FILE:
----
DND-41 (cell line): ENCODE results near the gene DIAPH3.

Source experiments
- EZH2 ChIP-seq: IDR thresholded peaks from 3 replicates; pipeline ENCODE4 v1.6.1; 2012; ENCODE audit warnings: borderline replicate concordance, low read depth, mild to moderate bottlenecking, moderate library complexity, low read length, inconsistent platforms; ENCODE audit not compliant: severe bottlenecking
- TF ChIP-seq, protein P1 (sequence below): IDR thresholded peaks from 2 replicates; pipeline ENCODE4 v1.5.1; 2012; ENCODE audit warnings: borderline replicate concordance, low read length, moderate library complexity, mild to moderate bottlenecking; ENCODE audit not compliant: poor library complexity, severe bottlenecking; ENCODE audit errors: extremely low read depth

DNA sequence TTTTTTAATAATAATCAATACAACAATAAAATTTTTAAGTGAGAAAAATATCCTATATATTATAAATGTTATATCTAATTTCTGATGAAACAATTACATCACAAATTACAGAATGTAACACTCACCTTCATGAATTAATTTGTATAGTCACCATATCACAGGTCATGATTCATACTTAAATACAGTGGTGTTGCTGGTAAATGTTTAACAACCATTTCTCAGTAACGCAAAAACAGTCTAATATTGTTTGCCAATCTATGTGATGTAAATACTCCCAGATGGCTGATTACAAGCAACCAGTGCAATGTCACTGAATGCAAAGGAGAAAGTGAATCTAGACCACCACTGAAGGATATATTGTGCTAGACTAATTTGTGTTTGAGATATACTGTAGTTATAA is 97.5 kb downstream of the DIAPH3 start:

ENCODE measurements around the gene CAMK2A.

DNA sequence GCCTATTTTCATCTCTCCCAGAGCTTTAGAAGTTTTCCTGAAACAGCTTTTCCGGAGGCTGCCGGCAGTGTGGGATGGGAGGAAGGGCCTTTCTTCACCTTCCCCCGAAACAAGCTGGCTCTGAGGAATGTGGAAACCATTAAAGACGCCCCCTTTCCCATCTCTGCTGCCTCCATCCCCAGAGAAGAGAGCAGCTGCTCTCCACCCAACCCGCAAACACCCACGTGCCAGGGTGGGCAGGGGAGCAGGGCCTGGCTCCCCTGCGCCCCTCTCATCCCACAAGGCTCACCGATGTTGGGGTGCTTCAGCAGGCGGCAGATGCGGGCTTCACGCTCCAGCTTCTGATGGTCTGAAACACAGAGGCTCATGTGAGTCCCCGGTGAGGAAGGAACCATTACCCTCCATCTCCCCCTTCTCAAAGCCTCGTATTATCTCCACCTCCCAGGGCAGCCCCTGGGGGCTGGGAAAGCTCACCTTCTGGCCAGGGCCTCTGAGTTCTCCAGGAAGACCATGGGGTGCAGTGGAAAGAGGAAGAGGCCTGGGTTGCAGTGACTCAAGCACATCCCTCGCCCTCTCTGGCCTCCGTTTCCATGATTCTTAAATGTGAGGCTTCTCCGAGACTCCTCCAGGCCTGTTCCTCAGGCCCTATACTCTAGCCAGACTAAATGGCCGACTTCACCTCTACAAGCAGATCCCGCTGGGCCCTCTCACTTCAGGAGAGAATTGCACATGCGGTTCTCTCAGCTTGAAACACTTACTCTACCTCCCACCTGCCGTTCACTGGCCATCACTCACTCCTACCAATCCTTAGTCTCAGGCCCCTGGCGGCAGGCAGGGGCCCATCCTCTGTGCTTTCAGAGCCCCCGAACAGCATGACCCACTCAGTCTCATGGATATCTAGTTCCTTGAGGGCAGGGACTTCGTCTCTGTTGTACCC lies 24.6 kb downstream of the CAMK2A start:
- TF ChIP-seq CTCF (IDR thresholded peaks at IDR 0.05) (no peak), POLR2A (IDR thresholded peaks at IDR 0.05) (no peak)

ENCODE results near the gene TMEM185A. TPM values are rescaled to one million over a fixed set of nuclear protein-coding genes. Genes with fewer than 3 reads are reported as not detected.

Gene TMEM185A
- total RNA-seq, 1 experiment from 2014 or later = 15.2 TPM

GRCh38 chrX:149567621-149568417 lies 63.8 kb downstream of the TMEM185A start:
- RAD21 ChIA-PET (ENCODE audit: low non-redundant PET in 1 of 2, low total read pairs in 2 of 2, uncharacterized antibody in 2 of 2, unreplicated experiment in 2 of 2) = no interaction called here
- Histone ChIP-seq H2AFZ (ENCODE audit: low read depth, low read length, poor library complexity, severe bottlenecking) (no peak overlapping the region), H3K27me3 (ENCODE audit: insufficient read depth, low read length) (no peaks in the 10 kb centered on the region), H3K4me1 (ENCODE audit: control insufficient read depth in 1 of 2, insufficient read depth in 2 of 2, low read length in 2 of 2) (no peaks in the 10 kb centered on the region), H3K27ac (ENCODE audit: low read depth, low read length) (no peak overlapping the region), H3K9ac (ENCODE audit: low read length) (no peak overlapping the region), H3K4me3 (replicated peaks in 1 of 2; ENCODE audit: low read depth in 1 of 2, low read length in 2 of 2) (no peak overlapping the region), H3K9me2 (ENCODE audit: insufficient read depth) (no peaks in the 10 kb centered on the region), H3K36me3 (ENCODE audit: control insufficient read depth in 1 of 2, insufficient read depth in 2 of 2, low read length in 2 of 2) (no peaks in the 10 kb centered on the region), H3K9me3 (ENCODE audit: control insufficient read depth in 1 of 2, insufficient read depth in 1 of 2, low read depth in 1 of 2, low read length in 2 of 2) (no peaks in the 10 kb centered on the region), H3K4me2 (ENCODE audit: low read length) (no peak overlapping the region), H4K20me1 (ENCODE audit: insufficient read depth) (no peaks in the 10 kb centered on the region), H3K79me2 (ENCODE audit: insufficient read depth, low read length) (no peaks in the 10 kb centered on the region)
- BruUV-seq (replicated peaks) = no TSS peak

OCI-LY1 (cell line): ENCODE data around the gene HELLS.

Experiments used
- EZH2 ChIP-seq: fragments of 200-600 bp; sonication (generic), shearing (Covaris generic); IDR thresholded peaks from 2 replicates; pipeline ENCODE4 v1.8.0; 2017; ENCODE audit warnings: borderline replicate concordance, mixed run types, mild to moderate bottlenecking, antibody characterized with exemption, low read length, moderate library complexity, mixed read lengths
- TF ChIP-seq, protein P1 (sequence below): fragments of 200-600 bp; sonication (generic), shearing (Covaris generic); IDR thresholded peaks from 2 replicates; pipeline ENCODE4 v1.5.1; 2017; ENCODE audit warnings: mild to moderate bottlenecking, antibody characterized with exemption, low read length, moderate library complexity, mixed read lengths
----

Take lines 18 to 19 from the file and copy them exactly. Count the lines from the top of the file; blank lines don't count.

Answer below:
- EZH2 ChIP-seq: fragments of 200-600 bp; sonication (generic), shearing (Covaris generic); IDR thresholded peaks from 2 replicates; pipeline ENCODE4 v1.8.0; 2017; ENCODE audit warnings: borderline replicate concordance, mixed run types, mild to moderate bottlenecking, antibody characterized with exemption, low read length, moderate library complexity, mixed read lengths
- TF ChIP-seq, protein P1 (sequence below): fragments of 200-600 bp; sonication (generic), shearing (Covaris generic); IDR thresholded peaks from 2 replicates; pipeline ENCODE4 v1.5.1; 2017; ENCODE audit warnings: mild to moderate bottlenecking, antibody characterized with exemption, low read length, moderate library complexity, mixed read lengths